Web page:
Coffee Tables

Contemporary coffee tables for every style

If there is one piece of living room furniture that you really want to choose with a careful eye to design, it's your coffee table. The right coffee table can pull an entire room together -- often, it is a focal point because it is literally the center of the room. And since it is also literally at the center of conversations, traditionally surrounded by sofas and chairs where you and your guests gather to visit, why wouldn't you want your living room coffee table to be a lovely conversation piece?

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Classic and Contemporary Wood Coffee Tables

There's no denying the elegance of antique, hand-carved walnut, chestnut or oak coffee tables. Solid and beautiful, they demand attention; in fact, some are so bulky they almost look more like bedroom benches than living room tables.

Of course, wood is still the most common material for coffee tables, and if you are looking for a table that offers the traditional look of wood furniture but with a trendy twist, there are many creative designs to choose from.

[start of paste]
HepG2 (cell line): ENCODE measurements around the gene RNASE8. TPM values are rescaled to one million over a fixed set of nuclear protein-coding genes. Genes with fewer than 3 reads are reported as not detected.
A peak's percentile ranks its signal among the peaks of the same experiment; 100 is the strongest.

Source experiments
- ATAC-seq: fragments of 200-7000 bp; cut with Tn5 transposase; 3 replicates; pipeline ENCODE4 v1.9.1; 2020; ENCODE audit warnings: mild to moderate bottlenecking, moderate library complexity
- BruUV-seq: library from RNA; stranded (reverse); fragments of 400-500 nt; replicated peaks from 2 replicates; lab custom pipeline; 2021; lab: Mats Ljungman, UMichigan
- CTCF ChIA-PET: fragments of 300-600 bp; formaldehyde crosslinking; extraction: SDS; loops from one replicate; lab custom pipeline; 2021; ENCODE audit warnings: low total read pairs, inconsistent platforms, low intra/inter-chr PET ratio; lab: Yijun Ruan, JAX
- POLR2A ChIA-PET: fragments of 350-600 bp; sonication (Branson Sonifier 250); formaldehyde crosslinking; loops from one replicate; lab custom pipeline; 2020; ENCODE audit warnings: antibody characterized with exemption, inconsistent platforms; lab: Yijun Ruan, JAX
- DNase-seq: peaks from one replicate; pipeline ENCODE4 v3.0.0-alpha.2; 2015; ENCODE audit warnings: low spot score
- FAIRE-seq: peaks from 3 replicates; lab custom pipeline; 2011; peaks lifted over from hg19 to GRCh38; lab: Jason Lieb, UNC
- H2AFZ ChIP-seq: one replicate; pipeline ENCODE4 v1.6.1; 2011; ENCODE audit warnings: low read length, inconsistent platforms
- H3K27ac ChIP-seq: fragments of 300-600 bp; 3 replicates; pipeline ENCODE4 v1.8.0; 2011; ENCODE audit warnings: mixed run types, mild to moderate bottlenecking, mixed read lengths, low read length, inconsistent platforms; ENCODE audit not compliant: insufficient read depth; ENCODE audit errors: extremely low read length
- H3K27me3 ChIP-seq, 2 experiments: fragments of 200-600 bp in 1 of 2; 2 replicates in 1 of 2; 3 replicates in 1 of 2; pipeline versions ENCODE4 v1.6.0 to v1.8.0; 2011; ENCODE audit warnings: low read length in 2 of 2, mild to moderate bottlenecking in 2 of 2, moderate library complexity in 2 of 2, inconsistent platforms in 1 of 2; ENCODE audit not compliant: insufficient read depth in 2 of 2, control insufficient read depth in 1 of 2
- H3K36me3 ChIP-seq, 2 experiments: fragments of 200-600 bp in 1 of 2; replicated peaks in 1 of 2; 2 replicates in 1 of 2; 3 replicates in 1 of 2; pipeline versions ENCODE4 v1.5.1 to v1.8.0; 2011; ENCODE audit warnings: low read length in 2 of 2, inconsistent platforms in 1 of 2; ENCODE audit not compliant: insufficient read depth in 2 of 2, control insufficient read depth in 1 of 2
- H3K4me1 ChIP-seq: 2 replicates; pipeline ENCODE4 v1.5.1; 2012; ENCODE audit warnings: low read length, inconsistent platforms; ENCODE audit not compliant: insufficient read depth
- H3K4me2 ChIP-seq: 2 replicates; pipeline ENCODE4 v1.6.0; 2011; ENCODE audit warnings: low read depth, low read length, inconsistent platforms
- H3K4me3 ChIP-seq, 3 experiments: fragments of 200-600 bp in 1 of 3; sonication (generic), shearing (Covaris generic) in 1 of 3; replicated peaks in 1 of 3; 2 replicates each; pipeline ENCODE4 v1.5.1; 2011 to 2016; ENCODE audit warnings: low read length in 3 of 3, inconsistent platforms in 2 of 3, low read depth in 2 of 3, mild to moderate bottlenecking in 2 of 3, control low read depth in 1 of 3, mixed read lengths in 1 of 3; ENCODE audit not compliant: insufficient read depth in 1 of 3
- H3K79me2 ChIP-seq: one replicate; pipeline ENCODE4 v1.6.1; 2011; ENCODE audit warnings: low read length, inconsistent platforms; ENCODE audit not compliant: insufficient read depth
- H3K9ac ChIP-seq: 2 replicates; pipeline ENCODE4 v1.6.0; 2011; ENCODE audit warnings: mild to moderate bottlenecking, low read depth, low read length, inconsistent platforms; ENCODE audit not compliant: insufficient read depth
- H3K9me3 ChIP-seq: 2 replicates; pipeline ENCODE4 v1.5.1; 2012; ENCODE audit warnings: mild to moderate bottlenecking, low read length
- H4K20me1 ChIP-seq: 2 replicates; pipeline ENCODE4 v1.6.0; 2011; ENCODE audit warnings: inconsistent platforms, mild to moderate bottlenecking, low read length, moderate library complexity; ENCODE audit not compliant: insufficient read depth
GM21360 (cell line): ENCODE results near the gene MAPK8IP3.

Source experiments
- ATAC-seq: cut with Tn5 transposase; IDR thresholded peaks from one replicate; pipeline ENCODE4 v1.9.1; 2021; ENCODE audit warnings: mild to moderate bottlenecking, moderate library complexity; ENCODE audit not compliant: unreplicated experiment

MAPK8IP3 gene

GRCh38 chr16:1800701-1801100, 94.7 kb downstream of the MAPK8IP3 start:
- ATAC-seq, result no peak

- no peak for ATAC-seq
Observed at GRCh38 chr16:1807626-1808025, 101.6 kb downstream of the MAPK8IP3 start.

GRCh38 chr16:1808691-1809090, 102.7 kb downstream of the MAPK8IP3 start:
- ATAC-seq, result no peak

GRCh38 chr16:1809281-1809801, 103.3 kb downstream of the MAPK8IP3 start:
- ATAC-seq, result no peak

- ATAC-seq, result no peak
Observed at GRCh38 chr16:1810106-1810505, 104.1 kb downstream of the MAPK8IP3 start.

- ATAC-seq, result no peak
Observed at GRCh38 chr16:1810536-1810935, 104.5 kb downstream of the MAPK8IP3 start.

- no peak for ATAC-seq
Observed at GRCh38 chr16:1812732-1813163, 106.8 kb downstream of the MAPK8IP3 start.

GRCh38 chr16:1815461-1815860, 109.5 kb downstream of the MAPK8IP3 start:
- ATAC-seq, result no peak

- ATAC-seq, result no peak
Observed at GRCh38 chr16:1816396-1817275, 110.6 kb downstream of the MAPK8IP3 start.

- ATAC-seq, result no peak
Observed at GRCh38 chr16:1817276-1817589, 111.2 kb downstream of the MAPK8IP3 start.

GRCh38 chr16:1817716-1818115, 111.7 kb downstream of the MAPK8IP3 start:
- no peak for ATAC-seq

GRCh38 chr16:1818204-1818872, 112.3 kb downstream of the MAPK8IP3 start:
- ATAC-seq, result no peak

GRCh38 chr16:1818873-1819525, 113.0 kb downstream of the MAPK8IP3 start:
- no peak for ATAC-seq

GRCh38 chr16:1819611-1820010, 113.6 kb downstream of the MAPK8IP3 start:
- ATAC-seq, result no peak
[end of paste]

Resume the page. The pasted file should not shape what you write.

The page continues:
While the days when a glass and gold-colored metal coffee table was considered the latest trend may be past, the elegance of glass tabletops endures, and furniture designers are combining wood and glass in sleek new geometric styles.

Bent wood is a stunning option for a coffee table -- these tables are usually smooth and rounded and often made from a single piece of wood.

For a more back-to-nature look, there are even tabletops made from the cross-section of a giant stump.

Other Stylish Options in Modern Coffee Tables

One very impressive alternative to a wood surface is a stone tile coffee table. The tiles can be large and uniform, or small and arranged in a mosaic pattern.

Another increasingly common design in contemporary coffee tables takes the argument that furniture is art to a whole new level. These designs take advantage of the transparency of a glass tabletop -- the eye-catching, statement-making part of the coffee table is not the table surface itself, but rather what is beneath it, as the tabletop rests on an interesting recovered object or sculpture.